Publications & Presentations

Error message

Notice: Undefined offset: 1 in nice_menus_block_view() (line 306 of /var/www/dev.harvardforest.fas.harvard.edu/htdocs/sites/all/modules/nice_menus/nice_menus.module).

 Landscape Scale Conservation in Downeast Maine 

Over more than a century, conservationists have been protecting the exceptionally scenic and biologically rich landscape on Maine’s Mount Desert Island and the Schoodic Peninsula. This case study chronicles a series of conservation initiatives in the public, civic (non-profit) and private sectors that continue to inspire land protection efforts in Hancock and Washington Counties in the 21st century. Today, a conservation corridor is being envisioned from Schoodic Point to Schoodic Mountain and beyond, in a spirit very similar to that of young Charles Eliot, who with his fellow members of the Champlain Society extolled the remarkable qualities of Downeast Maine in the early 1880s.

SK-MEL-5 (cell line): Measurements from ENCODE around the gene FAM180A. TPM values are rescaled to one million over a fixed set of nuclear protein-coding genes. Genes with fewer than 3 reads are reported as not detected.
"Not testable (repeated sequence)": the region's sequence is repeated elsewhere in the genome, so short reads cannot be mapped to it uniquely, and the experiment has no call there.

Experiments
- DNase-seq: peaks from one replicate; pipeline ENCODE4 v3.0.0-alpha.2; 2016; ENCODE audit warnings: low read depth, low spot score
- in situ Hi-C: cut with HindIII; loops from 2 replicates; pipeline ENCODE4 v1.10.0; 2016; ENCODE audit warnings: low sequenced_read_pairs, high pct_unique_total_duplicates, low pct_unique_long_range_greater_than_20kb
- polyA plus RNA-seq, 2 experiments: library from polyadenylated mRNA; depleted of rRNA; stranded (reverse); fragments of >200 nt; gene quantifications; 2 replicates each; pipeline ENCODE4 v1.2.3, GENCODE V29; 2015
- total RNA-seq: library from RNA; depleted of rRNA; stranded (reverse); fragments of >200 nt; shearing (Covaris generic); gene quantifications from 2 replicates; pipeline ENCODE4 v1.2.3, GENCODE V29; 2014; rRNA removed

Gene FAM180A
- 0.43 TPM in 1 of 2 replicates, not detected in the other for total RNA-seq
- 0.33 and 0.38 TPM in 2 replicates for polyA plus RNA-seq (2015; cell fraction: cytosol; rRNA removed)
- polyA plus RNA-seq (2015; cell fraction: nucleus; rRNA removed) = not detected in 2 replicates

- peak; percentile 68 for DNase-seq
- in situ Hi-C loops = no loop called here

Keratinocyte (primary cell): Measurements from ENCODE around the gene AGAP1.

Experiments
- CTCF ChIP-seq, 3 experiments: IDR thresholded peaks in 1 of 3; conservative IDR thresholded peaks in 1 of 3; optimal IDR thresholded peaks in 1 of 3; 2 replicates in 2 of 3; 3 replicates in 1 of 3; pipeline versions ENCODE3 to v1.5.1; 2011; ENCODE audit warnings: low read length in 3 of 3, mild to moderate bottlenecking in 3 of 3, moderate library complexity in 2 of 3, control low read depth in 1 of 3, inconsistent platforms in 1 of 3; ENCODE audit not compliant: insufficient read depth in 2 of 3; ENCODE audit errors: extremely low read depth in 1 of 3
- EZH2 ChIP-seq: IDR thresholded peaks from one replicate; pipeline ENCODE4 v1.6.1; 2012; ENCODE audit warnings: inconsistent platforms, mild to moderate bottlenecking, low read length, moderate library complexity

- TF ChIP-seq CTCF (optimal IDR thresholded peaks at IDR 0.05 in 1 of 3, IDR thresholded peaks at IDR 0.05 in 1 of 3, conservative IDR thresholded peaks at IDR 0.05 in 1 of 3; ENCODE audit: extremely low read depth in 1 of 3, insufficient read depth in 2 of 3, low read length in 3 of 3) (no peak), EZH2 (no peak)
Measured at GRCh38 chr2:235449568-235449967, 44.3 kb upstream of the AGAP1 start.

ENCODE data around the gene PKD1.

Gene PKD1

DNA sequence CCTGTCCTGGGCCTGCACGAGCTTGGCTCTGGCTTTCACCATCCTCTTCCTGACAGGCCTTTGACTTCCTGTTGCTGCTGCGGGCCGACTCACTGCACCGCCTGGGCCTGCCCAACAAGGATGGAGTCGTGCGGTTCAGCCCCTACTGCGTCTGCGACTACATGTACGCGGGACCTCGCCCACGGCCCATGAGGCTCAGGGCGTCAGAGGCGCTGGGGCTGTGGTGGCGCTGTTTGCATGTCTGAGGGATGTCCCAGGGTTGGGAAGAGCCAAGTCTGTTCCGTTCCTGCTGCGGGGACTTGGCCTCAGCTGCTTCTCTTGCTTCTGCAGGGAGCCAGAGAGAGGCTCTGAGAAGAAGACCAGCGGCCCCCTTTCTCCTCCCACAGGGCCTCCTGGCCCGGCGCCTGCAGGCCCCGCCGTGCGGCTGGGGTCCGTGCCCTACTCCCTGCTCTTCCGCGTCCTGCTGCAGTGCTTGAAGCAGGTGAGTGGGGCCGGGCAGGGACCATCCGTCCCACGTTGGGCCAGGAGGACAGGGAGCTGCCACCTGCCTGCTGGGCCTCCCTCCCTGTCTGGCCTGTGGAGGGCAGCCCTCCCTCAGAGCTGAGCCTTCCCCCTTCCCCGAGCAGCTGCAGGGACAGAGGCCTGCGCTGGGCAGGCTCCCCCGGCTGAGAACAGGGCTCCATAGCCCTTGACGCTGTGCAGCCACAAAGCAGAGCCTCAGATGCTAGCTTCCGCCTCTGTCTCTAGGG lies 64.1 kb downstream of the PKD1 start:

Innovate to Meet The Challenge of Conservation

TEDxbeaconstreet

In Nov 2012, James Levitt (director of the Program on Conservation Innovation at the Harvard Forest, Harvard University  and fellow at the Lincoln Institute of Land Policy) was among many speakers at TEDxBeaconStreet who participated in an independently organized TED event featuring ideas and innovations from the Boston region and beyond.  Jim spoke about the history of land conservation and the potential for the next level.  You can see the entire presentation here.


 

Wildlands & Woodlands 2012 Update